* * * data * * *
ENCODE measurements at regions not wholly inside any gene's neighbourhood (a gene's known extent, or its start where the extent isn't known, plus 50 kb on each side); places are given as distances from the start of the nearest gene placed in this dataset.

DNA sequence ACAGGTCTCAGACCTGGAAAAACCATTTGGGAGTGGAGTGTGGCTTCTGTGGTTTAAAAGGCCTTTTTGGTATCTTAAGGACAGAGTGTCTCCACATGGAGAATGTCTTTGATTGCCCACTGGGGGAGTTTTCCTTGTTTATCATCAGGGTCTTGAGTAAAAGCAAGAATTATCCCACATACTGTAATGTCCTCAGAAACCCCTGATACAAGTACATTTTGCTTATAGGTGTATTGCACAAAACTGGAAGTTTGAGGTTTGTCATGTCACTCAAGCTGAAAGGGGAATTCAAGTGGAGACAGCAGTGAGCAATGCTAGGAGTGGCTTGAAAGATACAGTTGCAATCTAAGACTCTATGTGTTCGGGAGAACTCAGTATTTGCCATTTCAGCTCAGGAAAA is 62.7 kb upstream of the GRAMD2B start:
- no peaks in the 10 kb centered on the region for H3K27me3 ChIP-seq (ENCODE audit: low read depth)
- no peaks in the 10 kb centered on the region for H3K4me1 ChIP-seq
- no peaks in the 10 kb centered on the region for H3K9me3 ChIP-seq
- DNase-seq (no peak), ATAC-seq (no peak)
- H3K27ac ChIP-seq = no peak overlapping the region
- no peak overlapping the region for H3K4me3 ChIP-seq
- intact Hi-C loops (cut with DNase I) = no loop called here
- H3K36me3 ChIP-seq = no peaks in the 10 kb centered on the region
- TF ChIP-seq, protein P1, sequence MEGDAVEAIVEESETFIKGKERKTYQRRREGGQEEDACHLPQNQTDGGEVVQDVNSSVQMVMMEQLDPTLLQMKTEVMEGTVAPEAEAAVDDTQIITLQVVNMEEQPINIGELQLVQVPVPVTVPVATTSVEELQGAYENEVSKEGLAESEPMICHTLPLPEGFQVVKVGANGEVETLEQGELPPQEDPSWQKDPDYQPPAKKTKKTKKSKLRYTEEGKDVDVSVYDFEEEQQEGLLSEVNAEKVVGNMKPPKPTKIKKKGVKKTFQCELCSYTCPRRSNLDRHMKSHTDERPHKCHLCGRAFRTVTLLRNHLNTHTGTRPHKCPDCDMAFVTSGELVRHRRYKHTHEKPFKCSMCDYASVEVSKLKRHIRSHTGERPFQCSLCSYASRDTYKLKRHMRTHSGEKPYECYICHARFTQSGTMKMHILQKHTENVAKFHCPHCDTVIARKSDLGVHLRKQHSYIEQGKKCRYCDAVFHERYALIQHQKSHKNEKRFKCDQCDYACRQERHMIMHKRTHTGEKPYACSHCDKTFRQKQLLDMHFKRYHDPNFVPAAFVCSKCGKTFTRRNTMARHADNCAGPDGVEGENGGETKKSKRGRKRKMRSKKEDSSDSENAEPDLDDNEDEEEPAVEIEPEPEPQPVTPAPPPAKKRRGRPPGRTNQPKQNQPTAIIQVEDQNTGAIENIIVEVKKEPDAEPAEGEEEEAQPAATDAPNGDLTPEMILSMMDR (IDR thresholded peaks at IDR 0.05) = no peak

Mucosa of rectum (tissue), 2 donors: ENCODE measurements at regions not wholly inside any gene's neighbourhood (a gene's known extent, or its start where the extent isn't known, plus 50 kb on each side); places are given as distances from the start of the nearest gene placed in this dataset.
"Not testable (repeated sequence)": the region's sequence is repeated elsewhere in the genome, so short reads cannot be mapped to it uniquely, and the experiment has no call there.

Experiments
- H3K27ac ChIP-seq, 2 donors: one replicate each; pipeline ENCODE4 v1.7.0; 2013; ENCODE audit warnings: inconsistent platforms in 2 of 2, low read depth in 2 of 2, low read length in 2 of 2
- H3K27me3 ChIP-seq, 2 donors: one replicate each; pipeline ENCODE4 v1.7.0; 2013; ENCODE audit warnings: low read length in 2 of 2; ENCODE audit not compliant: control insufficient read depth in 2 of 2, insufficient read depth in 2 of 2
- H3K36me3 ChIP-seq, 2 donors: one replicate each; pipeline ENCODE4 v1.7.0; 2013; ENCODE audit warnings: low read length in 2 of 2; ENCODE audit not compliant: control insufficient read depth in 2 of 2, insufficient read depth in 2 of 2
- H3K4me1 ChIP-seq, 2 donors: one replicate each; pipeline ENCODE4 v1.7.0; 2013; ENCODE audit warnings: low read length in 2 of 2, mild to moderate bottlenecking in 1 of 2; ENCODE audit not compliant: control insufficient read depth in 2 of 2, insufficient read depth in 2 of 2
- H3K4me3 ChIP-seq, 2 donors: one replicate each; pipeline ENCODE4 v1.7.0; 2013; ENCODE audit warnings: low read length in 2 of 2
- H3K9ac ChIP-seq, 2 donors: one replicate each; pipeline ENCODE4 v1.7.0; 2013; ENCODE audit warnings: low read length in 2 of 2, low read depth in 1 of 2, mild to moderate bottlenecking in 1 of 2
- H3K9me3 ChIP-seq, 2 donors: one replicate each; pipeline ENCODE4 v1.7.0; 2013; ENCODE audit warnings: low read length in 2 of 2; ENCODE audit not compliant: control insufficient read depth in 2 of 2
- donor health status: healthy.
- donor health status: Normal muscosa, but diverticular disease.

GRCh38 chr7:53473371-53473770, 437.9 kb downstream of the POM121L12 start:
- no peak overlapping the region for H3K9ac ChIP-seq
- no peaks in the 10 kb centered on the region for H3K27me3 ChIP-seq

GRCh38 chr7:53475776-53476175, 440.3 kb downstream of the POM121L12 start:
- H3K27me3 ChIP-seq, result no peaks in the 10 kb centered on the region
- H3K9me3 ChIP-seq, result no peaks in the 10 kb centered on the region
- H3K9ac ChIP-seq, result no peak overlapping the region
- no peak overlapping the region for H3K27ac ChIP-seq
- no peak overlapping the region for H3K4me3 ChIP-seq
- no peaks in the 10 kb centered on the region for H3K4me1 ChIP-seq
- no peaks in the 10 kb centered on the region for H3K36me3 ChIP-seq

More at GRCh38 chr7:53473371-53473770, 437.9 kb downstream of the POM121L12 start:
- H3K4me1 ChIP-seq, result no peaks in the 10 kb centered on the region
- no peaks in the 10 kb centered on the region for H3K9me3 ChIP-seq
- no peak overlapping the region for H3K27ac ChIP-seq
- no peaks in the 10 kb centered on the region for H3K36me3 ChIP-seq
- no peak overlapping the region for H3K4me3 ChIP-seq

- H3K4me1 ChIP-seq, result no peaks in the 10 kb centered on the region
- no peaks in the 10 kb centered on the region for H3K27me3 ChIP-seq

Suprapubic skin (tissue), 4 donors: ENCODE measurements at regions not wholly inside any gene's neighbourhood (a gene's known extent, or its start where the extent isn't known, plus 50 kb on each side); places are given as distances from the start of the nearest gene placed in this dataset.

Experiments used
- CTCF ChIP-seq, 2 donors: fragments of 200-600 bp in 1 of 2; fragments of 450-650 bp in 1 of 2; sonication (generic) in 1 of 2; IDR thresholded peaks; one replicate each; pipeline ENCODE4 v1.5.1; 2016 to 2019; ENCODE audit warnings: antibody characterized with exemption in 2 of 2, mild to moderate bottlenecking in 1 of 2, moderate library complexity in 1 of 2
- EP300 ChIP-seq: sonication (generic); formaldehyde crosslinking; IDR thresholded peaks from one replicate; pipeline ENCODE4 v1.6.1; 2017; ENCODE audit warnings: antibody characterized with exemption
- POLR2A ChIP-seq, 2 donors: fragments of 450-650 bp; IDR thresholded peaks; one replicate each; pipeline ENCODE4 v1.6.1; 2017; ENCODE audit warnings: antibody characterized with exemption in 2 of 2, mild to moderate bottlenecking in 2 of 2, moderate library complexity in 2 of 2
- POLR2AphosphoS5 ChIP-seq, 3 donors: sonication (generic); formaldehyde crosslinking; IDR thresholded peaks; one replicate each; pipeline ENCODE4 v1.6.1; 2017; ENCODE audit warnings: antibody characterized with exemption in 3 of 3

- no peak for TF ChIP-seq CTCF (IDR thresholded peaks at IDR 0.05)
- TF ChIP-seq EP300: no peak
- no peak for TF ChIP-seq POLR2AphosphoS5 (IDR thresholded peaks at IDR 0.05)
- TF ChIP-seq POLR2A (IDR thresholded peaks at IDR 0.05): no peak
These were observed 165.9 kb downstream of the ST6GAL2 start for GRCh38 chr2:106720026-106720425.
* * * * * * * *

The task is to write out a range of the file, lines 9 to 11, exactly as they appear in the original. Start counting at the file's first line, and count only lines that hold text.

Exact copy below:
- intact Hi-C loops (cut with DNase I) = no loop called here
- H3K36me3 ChIP-seq = no peaks in the 10 kb centered on the region
- TF ChIP-seq, protein P1, sequence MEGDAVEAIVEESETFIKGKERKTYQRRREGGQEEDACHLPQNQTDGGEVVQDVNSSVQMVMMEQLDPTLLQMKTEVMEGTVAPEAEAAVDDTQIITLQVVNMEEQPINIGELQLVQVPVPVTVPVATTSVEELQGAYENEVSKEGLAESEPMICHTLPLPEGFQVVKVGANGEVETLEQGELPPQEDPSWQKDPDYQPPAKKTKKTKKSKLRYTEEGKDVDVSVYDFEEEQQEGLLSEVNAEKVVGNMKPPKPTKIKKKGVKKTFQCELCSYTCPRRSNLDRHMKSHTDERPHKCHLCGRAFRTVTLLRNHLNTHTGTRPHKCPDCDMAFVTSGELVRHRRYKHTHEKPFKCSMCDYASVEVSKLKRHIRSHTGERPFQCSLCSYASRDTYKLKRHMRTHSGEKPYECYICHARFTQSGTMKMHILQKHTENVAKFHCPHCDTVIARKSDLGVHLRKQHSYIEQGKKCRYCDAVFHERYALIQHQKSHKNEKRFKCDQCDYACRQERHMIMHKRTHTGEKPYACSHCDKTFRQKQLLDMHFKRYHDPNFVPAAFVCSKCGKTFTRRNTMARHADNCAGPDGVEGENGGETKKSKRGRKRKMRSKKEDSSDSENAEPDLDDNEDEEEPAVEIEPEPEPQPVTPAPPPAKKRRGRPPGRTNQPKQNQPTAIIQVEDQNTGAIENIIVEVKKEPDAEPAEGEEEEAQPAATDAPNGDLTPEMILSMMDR (IDR thresholded peaks at IDR 0.05) = no peak